We investigate the physics, chemistry, and techno-economics of CO2 storage underground

Our research includes exploring fundamental pore scale fluid dynamics, developing digital rocks analysis techniques, increasing the accuracy of field scale reservoir simulation, and evaluating the feasibility of scaling up CO2 storage to climate relevant scales.

Our Research Projects


BibTex format

author = {Lindsay, C and Braun, E and Berg, S and Krevor, S and Pols, R and Hill, J},
doi = {10.1144/SP527-2021-199},
pages = {43--58},
title = {Core analysis in a changing world – how technology is radically benefiting the methodology to acquire, the ability to visualize and the ultimate value of core data},
url = {http://dx.doi.org/10.1144/SP527-2021-199},
volume = {527},
year = {2023}

RIS format (EndNote, RefMan)

AB - Core analysts principally study the storage, flow and saturation properties of porous rocks and sed-iments. Some of the derived parameters are specific to hydrocarbon production but many have commonality with other subsurface disciplines such as hydrology and soil science. Traditional core analysis involves direct physical experimentation on core plugs to derive a range of parameters used as calibration for conventional well logs, and to predict hydrocarbon reserves and recovery. The mechanisms and processes for obtaining such data have evolved significantly during the last century, from the manual instruments of the mid-twentieth century to the accredited digital data collection and recording of the 1990s onwards. X-ray micro-and nano-scale computed tomography (CT) imaging led to the development of the digital rock physics subdiscipline in the early 2000s. This has subsequently allowed direct visualization of fluid flow at the pore scale, imaging the wetting phase and multiphase fluid mobility. Multiscale imaging workflows are being developed to overcome issues around heterogeneous rock and the limited field of view associated with the high-est resolution X-ray CT images. Hybrid workflows, which combine digital rock physics with traditional core analysis, are becoming increasingly common to meet the challenges associated with some of the most difficult to constrain properties, such as relative permeability. At a larger scale, the recent development of multisensor core logging (MSCL) tools has allowed the cost-effective acquisition of essentially continuous high-resolution 1D, 2D and 3D datasets from both slabbed and unslabbed whole core. Often aided by artificial intelligence to manage and interpret these large physical and chemical datasets, both new and legacy core can be rapidly screened to allow representative subsampling for detailed laboratory experimentation. The context and data provided by the MSCL then allows effective upscaling of these time-and cost-int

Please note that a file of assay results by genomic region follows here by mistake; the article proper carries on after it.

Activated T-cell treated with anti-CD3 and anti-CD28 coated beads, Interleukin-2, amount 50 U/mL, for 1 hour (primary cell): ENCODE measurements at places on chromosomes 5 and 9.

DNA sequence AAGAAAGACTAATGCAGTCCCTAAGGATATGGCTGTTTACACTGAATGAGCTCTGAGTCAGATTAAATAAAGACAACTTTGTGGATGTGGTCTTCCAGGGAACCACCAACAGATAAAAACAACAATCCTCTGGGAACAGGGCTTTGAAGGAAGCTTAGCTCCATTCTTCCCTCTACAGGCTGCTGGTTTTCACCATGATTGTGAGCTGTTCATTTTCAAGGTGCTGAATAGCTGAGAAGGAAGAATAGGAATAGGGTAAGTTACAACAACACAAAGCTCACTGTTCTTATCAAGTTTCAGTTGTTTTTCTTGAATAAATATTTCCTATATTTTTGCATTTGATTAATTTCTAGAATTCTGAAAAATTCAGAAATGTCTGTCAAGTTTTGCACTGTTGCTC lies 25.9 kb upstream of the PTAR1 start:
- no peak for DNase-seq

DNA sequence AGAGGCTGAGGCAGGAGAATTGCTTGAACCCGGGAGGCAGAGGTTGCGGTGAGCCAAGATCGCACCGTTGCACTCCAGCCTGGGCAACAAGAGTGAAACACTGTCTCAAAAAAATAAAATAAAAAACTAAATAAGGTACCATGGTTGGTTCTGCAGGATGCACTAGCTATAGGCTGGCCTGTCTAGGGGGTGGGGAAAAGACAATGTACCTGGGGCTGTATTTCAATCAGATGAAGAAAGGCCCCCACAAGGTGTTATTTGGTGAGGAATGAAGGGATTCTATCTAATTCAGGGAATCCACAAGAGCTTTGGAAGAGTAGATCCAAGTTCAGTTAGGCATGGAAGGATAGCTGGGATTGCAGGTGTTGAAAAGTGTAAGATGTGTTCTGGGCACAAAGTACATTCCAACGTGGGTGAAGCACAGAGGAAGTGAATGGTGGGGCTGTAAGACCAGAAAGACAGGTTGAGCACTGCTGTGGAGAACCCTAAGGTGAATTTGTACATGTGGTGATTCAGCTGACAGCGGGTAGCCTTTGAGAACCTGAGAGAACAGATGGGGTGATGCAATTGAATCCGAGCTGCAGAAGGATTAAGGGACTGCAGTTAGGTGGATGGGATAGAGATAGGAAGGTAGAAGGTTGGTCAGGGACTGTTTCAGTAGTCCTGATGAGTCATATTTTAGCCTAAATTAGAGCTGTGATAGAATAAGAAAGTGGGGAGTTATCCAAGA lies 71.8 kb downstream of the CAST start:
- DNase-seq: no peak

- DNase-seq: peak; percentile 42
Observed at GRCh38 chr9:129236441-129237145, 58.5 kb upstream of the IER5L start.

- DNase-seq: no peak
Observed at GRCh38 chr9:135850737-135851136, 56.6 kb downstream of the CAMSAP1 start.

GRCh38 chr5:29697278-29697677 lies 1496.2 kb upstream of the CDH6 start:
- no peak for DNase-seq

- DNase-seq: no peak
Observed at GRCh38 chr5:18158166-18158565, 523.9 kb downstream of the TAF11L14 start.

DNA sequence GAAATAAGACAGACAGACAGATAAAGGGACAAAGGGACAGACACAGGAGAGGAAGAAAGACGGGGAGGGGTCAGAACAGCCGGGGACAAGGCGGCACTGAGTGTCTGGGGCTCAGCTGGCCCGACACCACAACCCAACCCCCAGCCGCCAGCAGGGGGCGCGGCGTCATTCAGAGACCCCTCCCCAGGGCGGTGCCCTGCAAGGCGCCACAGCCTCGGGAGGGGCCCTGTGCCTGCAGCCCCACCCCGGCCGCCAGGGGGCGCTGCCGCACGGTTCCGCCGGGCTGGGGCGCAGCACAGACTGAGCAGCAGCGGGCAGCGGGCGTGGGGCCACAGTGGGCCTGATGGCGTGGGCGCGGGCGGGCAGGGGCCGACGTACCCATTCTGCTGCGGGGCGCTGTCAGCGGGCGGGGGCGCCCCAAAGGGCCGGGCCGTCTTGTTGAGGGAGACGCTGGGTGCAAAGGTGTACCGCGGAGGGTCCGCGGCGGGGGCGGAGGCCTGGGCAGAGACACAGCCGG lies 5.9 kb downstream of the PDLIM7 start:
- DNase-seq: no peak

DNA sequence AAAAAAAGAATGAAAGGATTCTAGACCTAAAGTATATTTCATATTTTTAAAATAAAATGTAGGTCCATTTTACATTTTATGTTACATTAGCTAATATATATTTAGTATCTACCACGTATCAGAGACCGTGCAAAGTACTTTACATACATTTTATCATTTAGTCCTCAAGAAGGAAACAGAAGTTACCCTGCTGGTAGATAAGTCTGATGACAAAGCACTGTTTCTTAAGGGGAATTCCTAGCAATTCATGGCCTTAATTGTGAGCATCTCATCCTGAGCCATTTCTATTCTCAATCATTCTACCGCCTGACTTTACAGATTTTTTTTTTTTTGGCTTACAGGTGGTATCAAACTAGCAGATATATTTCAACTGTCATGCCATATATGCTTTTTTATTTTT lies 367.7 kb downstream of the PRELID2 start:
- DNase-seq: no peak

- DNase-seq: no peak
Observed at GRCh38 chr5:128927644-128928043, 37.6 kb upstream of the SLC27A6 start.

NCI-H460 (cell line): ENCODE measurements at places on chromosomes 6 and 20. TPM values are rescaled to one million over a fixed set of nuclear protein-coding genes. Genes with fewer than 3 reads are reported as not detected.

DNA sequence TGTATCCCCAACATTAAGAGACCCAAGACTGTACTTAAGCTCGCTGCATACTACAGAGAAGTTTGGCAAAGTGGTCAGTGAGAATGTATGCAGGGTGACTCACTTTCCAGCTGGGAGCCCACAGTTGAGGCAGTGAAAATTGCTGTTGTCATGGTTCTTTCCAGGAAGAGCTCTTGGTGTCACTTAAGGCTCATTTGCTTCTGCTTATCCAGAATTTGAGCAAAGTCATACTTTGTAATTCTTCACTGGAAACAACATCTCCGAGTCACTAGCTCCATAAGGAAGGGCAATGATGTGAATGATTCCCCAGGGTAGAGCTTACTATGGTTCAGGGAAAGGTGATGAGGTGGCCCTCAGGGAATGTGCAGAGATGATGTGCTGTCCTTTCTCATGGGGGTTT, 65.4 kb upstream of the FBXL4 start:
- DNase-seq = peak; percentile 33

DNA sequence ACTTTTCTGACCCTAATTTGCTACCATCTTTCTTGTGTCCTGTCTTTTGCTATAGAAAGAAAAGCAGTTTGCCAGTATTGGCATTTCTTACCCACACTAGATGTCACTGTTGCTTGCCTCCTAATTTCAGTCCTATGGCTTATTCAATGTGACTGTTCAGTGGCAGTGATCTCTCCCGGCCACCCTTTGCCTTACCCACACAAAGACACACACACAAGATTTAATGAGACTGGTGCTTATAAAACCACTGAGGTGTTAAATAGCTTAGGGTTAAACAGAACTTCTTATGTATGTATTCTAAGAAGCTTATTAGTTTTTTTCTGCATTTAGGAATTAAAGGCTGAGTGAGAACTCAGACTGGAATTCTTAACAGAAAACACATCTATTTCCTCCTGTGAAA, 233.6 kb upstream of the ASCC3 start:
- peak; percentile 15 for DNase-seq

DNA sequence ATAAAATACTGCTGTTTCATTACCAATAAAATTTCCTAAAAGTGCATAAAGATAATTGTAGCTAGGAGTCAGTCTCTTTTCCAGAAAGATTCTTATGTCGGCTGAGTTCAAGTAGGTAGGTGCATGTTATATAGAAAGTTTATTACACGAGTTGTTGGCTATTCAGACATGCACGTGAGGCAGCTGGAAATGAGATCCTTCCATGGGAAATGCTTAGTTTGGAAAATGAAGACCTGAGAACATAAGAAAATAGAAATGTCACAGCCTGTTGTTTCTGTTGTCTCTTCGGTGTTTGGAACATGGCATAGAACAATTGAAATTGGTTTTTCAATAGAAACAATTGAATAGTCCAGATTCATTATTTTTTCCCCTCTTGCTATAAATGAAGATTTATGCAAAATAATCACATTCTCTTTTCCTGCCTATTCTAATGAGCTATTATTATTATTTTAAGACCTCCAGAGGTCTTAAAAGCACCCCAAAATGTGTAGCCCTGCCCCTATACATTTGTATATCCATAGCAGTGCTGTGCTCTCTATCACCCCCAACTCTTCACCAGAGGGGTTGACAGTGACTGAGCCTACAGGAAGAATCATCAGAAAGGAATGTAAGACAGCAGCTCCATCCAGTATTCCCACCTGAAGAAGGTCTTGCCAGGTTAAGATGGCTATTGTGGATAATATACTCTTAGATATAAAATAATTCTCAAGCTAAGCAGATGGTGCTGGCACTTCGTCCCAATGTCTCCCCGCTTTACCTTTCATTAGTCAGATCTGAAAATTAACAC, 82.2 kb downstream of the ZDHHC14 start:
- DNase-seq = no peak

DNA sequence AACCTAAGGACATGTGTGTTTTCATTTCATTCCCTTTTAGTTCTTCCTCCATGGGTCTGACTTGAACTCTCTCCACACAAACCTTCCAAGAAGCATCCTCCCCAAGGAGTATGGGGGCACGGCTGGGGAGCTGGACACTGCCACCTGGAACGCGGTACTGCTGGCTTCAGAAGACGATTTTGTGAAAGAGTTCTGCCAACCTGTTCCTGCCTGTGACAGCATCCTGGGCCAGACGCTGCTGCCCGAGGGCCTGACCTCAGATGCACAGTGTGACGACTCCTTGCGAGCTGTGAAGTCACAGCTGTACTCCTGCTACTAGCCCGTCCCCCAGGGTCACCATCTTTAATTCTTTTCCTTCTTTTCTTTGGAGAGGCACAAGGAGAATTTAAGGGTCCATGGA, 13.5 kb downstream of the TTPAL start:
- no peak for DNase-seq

AU - Lindsay,C
AU - Braun,E
AU - Berg,S
AU - Krevor,S
AU - Pols,R
AU - Hill,J
DO - 10.1144/SP527-2021-199
EP - 58
PY - 2023///
SN - 0305-8719
SP - 43
TI - Core analysis in a changing world – how technology is radically benefiting the methodology to acquire, the ability to visualize and the ultimate value of core data
UR - http://dx.doi.org/10.1144/SP527-2021-199
VL - 527
ER -